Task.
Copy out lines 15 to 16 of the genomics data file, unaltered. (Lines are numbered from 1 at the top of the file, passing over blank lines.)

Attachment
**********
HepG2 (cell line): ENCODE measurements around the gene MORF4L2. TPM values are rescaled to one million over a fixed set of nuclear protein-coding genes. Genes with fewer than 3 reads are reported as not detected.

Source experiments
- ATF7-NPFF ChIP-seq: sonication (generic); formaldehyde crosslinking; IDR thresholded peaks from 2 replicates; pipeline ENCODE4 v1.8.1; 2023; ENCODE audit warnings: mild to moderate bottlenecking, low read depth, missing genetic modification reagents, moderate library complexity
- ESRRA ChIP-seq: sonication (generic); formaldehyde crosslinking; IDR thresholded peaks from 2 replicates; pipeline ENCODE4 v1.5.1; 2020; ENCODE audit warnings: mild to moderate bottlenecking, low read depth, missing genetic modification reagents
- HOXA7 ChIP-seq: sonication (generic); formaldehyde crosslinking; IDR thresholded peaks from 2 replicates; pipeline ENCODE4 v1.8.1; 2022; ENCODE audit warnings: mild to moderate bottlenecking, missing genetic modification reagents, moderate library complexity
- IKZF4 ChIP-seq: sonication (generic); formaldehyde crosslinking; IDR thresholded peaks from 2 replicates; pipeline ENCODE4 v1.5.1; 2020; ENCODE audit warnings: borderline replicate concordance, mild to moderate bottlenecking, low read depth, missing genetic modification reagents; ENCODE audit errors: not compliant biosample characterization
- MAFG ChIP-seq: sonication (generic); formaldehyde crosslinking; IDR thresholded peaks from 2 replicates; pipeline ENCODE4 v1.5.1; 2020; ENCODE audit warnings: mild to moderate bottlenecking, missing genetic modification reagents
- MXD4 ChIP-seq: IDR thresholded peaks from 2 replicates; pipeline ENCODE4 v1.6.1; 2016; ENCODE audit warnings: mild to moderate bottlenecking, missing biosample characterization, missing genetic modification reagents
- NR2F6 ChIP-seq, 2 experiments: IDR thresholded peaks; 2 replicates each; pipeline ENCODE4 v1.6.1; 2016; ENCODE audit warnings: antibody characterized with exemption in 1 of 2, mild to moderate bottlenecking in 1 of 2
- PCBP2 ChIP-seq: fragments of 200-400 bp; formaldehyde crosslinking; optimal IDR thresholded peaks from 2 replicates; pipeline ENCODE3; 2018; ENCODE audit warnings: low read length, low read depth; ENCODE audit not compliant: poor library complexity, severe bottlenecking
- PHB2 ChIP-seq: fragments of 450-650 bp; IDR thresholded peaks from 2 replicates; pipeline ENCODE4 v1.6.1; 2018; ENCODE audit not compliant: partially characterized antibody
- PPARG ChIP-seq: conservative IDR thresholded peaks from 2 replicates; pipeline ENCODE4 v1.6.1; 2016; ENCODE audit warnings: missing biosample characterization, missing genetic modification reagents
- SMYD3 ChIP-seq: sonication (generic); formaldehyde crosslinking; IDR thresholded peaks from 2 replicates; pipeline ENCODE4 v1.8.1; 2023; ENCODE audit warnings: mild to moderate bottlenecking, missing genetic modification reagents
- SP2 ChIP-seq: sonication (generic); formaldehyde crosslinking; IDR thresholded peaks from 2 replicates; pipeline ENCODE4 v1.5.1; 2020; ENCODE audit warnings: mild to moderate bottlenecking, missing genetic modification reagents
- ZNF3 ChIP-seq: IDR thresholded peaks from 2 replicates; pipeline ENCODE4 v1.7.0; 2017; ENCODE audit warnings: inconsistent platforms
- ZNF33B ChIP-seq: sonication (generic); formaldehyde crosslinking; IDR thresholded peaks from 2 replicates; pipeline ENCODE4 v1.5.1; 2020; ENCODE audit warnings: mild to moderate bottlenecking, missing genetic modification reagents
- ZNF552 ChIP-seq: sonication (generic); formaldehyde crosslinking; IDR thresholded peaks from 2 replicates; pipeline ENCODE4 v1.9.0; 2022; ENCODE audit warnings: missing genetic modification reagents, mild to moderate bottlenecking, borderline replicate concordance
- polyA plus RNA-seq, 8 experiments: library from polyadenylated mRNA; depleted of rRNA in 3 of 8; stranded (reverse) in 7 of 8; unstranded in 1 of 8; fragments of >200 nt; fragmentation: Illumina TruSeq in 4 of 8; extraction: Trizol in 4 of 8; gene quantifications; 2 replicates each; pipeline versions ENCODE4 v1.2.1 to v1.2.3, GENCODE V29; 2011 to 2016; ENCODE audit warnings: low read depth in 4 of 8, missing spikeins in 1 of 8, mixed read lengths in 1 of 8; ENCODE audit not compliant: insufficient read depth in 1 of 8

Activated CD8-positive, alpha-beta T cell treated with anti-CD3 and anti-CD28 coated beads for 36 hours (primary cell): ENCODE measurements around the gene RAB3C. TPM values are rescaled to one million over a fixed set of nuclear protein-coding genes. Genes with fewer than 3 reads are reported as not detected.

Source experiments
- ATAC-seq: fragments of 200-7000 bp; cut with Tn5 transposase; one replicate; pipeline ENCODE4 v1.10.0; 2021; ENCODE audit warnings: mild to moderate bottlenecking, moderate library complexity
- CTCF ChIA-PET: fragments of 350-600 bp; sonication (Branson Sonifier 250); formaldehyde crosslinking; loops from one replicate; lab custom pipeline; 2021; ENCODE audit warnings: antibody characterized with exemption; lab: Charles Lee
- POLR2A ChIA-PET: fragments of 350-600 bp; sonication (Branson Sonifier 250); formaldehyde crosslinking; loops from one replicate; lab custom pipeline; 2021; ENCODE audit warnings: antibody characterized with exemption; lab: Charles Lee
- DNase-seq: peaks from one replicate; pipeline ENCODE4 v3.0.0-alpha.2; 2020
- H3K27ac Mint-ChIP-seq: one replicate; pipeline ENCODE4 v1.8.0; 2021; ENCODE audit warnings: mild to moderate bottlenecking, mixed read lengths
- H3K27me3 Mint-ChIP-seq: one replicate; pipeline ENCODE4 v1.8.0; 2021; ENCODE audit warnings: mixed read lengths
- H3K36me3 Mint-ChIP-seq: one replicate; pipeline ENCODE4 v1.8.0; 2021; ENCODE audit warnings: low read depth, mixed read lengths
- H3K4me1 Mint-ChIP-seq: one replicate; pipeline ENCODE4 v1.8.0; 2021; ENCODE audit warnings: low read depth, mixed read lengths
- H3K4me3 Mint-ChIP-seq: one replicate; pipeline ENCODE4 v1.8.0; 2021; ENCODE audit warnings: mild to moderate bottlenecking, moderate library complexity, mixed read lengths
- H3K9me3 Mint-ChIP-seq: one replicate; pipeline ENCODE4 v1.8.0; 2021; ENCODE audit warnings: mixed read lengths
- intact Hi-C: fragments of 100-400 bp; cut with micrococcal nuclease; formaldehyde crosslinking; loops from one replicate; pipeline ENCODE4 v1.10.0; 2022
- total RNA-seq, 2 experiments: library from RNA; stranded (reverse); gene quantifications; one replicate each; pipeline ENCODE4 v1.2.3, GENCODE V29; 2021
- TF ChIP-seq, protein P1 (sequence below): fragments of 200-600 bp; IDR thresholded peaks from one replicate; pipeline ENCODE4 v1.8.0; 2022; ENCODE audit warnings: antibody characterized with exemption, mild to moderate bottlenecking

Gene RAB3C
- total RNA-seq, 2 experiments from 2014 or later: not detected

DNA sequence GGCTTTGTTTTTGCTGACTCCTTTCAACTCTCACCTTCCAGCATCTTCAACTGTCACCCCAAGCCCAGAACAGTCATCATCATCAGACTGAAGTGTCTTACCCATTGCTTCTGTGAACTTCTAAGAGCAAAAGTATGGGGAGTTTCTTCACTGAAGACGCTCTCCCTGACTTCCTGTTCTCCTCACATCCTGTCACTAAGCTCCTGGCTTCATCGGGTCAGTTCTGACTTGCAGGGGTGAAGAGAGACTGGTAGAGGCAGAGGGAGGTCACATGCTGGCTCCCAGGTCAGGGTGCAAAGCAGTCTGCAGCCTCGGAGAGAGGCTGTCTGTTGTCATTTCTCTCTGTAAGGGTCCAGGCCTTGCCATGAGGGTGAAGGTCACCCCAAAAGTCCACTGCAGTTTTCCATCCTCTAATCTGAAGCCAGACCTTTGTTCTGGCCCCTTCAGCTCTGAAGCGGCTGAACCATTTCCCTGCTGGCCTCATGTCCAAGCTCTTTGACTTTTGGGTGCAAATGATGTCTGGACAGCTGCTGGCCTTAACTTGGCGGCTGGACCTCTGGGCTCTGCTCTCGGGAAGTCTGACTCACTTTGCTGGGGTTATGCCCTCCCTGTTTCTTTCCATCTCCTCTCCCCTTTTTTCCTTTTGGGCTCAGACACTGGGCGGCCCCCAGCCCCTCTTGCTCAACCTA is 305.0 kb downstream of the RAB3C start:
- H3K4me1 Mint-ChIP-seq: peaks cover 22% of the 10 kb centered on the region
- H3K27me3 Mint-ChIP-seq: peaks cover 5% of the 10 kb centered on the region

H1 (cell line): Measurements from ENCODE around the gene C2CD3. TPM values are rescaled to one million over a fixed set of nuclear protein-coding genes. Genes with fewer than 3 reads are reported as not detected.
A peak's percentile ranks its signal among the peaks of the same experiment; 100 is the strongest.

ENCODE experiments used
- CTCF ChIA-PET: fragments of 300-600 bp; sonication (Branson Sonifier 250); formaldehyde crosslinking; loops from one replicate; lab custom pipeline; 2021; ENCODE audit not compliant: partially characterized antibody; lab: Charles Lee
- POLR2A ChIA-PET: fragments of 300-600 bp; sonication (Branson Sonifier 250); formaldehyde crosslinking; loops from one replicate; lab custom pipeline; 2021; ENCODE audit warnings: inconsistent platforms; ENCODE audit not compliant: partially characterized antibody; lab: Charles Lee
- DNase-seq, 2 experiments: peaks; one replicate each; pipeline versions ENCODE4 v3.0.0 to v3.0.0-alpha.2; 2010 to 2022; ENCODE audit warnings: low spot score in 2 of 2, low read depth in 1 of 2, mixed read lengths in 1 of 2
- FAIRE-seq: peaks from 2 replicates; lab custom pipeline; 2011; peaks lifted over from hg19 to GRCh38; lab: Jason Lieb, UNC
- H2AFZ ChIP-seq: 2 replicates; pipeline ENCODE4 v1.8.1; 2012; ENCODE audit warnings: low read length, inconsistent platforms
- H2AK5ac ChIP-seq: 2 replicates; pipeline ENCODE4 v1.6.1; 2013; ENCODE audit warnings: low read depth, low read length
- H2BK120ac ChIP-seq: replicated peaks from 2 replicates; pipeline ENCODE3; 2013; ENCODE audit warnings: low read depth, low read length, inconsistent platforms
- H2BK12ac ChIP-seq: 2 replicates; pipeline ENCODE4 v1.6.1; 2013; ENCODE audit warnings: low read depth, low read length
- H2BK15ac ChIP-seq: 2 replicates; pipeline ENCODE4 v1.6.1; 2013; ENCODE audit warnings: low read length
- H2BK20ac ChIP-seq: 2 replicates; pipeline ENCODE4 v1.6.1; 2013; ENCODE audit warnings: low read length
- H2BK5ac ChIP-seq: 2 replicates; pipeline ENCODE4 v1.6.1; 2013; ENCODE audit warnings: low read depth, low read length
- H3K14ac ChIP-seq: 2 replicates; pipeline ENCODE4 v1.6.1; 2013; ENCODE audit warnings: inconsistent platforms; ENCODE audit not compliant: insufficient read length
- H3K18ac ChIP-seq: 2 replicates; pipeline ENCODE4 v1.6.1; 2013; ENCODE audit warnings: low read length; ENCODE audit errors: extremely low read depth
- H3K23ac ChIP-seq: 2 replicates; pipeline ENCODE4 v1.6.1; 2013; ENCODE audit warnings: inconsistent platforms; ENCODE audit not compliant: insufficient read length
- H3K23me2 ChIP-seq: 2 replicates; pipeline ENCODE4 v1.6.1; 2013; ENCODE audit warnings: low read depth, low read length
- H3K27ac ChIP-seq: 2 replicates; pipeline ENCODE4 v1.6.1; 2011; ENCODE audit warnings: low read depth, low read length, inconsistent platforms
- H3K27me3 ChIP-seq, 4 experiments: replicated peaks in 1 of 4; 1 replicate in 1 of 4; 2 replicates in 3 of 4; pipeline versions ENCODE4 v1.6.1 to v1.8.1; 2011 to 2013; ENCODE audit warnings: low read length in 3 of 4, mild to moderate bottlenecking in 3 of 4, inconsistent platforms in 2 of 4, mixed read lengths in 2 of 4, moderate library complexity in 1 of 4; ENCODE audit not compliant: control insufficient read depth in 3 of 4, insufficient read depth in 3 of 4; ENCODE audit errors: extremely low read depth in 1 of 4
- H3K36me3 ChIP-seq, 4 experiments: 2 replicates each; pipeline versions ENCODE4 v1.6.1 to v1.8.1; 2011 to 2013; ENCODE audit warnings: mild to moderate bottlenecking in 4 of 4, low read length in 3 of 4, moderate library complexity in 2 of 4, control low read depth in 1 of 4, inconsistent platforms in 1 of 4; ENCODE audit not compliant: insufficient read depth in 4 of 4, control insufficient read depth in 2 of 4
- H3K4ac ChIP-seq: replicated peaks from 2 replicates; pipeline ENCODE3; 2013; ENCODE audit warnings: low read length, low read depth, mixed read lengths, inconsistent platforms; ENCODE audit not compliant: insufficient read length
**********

- ZNF3 ChIP-seq: IDR thresholded peaks from 2 replicates; pipeline ENCODE4 v1.7.0; 2017; ENCODE audit warnings: inconsistent platforms
- ZNF33B ChIP-seq: sonication (generic); formaldehyde crosslinking; IDR thresholded peaks from 2 replicates; pipeline ENCODE4 v1.5.1; 2020; ENCODE audit warnings: mild to moderate bottlenecking, missing genetic modification reagents